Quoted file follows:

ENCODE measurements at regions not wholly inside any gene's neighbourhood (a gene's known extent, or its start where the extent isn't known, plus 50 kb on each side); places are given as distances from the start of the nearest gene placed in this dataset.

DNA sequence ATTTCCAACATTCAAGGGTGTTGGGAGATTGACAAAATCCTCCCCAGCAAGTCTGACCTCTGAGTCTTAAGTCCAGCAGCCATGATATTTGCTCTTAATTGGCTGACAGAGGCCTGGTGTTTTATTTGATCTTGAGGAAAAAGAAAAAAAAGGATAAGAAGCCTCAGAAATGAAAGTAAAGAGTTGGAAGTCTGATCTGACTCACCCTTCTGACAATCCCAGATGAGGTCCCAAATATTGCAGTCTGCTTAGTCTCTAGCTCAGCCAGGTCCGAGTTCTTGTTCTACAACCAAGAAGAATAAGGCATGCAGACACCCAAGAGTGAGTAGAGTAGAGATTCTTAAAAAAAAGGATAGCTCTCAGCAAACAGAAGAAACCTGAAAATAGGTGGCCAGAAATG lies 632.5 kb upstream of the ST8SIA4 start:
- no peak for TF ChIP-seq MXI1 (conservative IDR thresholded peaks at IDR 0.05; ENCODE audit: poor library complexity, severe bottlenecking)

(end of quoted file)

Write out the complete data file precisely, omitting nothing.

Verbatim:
ENCODE measurements at regions not wholly inside any gene's neighbourhood (a gene's known extent, or its start where the extent isn't known, plus 50 kb on each side); places are given as distances from the start of the nearest gene placed in this dataset.

DNA sequence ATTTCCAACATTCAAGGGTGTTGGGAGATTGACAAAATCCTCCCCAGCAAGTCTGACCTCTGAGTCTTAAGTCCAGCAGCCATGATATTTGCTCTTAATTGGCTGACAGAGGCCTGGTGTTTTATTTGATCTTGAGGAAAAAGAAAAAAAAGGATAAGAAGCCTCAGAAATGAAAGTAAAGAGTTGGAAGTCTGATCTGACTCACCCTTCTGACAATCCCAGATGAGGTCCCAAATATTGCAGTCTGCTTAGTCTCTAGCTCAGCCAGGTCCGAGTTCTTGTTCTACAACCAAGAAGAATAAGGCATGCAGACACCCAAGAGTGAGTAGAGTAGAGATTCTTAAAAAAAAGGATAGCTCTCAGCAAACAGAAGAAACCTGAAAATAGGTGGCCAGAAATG lies 632.5 kb upstream of the ST8SIA4 start:
- no peak for TF ChIP-seq MXI1 (conservative IDR thresholded peaks at IDR 0.05; ENCODE audit: poor library complexity, severe bottlenecking)